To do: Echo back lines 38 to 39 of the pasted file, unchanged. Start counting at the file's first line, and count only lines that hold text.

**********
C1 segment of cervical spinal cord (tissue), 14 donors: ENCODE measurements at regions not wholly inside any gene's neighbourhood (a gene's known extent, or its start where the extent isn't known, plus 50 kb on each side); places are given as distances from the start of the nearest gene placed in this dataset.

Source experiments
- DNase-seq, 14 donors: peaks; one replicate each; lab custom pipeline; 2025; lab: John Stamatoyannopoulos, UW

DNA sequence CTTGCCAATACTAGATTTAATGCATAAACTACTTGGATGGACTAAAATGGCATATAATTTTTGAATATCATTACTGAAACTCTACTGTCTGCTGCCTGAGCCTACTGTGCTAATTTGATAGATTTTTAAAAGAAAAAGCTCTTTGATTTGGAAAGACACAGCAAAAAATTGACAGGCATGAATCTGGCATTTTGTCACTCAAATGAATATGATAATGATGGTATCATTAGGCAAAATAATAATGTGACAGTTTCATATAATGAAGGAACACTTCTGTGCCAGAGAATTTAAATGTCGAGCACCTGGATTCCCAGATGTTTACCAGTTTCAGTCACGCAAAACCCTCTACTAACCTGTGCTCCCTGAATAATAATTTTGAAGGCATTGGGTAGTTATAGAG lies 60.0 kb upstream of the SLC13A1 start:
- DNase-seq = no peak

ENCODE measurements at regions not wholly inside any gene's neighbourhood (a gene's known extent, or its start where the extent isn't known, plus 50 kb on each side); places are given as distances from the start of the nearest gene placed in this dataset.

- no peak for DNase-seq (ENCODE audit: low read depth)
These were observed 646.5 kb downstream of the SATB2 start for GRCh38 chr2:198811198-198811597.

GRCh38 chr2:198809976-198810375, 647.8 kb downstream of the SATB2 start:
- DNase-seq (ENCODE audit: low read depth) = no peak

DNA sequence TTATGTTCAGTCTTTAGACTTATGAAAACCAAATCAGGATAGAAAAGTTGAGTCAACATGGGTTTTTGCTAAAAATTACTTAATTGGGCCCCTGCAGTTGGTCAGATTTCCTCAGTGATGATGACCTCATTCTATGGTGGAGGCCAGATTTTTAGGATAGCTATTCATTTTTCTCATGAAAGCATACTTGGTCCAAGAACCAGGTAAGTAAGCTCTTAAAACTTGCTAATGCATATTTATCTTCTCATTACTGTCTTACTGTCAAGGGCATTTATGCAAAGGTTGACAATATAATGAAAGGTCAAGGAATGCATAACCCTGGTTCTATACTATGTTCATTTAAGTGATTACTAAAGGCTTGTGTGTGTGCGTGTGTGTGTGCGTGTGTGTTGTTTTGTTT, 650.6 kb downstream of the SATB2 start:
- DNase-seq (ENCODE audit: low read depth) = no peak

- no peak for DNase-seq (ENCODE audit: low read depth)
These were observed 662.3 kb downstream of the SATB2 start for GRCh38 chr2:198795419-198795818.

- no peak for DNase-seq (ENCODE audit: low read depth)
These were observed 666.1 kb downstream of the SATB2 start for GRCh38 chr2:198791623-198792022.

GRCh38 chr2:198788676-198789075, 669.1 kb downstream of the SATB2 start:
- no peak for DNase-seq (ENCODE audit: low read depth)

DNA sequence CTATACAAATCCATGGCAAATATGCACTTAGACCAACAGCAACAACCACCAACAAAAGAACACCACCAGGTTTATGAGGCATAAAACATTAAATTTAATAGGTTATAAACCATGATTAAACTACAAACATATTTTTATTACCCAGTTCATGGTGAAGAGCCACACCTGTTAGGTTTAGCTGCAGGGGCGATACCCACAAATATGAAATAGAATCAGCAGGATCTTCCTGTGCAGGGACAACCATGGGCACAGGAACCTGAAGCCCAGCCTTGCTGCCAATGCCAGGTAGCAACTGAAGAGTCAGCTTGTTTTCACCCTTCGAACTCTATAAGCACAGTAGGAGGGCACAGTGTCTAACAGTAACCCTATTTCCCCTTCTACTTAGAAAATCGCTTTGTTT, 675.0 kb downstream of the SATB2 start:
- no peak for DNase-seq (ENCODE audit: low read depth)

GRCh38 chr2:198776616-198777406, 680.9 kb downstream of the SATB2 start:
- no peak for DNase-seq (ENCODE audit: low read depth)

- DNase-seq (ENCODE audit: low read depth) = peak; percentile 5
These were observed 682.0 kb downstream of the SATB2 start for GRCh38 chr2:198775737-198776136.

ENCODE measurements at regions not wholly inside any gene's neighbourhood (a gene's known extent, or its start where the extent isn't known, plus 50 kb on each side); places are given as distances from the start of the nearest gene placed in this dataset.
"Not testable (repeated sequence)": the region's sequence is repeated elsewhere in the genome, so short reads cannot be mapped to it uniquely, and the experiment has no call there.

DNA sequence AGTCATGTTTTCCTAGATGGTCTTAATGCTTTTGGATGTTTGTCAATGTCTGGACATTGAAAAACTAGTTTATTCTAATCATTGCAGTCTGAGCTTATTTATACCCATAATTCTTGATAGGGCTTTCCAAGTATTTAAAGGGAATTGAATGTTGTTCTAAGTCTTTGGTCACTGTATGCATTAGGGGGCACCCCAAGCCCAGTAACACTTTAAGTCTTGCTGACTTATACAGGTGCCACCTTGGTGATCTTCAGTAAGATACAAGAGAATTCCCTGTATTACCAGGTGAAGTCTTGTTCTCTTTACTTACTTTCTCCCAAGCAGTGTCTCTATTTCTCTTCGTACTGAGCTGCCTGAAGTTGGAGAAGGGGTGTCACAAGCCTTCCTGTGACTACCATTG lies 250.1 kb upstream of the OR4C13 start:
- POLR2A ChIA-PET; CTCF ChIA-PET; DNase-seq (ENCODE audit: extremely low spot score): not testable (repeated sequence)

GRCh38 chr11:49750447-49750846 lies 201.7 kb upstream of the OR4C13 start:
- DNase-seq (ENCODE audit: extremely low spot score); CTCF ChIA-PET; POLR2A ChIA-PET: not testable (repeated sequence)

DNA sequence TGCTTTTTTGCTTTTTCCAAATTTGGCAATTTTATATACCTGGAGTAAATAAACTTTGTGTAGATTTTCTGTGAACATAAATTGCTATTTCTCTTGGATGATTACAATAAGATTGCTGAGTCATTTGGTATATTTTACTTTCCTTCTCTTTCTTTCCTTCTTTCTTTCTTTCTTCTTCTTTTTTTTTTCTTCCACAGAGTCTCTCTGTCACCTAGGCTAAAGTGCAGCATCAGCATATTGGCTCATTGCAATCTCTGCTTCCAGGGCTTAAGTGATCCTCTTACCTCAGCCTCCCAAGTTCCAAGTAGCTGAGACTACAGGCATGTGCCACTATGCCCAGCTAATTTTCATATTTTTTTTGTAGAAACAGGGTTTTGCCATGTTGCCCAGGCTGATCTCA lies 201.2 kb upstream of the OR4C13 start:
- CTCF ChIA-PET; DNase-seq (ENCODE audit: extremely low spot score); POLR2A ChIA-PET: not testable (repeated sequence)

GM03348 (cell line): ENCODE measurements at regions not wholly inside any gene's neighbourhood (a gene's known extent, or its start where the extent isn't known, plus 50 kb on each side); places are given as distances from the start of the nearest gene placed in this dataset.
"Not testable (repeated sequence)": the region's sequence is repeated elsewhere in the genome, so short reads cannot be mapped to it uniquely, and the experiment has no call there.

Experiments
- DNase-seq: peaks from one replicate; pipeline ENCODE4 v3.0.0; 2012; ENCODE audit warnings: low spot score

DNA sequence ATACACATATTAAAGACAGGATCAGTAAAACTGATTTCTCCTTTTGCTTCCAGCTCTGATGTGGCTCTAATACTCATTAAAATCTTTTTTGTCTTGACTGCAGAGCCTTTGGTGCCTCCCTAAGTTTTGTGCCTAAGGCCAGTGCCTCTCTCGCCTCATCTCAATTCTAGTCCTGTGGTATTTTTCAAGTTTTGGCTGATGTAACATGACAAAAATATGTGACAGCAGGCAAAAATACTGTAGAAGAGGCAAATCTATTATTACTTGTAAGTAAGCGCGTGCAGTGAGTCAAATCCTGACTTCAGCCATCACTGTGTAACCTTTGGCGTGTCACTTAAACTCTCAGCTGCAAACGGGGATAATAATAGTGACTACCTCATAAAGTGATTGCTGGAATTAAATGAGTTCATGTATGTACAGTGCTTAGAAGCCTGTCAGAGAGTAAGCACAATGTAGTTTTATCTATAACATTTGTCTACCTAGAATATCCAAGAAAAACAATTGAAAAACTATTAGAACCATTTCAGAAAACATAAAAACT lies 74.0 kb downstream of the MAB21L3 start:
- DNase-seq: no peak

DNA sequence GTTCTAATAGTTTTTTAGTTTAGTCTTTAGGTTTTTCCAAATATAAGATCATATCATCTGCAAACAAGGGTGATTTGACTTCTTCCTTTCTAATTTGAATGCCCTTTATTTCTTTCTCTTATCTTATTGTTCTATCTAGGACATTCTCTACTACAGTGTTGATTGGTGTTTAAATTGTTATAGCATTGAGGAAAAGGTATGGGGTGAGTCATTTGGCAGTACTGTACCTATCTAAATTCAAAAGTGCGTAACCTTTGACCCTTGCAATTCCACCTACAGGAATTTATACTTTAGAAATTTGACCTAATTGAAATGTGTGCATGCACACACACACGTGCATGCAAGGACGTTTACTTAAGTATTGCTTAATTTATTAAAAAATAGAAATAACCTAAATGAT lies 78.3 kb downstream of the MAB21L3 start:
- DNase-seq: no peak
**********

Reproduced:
- DNase-seq: no peak

DNA sequence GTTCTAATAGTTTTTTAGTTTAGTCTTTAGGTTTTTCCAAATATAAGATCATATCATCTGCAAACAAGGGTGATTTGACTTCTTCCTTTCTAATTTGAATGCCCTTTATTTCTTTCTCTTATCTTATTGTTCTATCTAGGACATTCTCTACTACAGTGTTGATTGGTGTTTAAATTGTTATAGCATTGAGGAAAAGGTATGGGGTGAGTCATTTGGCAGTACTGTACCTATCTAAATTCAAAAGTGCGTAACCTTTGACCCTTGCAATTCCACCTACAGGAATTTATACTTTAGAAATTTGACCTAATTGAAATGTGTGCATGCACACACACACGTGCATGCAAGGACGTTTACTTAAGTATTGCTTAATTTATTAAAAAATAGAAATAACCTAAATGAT lies 78.3 kb downstream of the MAB21L3 start: